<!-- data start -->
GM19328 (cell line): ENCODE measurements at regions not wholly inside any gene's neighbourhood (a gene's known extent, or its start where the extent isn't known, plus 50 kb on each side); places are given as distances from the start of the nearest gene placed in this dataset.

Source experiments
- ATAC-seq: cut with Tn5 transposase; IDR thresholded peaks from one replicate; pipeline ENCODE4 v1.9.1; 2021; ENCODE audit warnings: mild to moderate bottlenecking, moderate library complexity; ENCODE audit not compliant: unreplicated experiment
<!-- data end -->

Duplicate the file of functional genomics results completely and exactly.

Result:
GM19328 (cell line): ENCODE measurements at regions not wholly inside any gene's neighbourhood (a gene's known extent, or its start where the extent isn't known, plus 50 kb on each side); places are given as distances from the start of the nearest gene placed in this dataset.

Source experiments
- ATAC-seq: cut with Tn5 transposase; IDR thresholded peaks from one replicate; pipeline ENCODE4 v1.9.1; 2021; ENCODE audit warnings: mild to moderate bottlenecking, moderate library complexity; ENCODE audit not compliant: unreplicated experiment